It hasn’t been all work and no play for us at Palmer station this season. Aside from plenty of indoor activities like movies, music, ping-pong, and pool, there is a lot of great outdoors to enjoy down here.
The Great Outdoors
The scenery alone makes sitting around and relaxing a great time. We’ve had plenty of nice sunsets, and watching how quickly the ice can blow in still amazes me. Earlier in the season the sunsets would last for hours, and run right into sunrise with no darkness in between.
And there’s always the glacier, if you want to hike up for an even better view. The flags mark the edge of a safe hiking area. If you cross them, look out, you’re in danger of falling into a crevasse and spending the rest of the season down there. From up here you can see all of the islands surrounding Palmer station, and beyond. Unfortunately we picked a pretty stormy day for this trek…
We’ve been able to camp out quite a few nights. Some people do almost every day. There’s not much wood around to start a campfire with, but the weather has been awesome and hardly ever too cold. No dorm room on station can beat camping out in the backyard – it’s really amazing to wake up in the morning to the grunting call of a leopard seal or the splash of a big piece of ice falling off the glacier.
At first, the 24 hour sunlight was a bit too much, and we would have to pull our hats over our eyes to get some zZzZz’s in the tent, but now it’s getting pretty dark at night and we almost have “normal” sunrises and sunsets.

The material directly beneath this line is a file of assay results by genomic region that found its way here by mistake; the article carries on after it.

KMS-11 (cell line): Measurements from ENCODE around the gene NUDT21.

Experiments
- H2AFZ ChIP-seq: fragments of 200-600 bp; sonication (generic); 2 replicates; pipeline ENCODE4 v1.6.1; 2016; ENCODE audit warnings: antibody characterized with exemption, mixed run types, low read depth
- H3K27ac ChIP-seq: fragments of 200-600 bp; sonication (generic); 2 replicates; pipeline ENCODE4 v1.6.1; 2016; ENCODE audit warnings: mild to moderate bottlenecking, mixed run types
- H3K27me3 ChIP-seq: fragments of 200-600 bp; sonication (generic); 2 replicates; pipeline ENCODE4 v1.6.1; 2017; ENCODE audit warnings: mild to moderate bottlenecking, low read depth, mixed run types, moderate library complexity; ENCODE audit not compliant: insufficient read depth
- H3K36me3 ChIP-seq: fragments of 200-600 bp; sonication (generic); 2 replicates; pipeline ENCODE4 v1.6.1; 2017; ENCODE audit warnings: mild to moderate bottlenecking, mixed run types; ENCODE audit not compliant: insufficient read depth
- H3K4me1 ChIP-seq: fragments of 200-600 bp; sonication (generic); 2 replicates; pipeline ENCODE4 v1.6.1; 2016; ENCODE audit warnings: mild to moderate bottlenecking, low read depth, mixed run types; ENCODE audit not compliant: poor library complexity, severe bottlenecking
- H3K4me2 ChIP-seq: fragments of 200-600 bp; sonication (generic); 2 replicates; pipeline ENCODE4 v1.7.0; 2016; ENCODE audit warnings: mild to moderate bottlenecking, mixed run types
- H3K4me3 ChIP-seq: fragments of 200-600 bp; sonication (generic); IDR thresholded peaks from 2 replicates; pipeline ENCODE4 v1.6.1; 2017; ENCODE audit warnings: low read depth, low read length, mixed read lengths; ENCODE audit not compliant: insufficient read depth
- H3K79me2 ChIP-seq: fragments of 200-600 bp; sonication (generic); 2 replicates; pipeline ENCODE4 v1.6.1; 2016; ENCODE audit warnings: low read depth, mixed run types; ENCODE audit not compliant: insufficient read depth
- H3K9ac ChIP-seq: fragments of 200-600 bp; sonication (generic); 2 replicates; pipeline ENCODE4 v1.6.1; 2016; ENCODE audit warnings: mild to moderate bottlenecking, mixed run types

Even though the penguins get most of the attention, they’re not the only birds around. The brown skuas are my personal favorite. These guys are pretty intense, and have a reputation for dive-bombing scientists that wander too close to their nesting sites. They’ll also snatch up the occasional penguin chick, if given the chance.
We even saw some grass out on Torgerson! It sounds boring, I know, but it was NOT something I expected to see in Antarctica. There is actually a surprising amount of green stuff down here, in small patches. Most the “plant” life is in the water, as phytoplankton or kelp.
You don’t need to get on a boat to see the wildlife around here, though. Just step outside the lab and there’s usually something going on, like lazy seals floating by on ice floes and the other oft-forgotten bird, the noble Showy Sheathbill (probably the animal we see hanging around the most).
Hope this was a nice little break, I know it was for us. Next up….more science!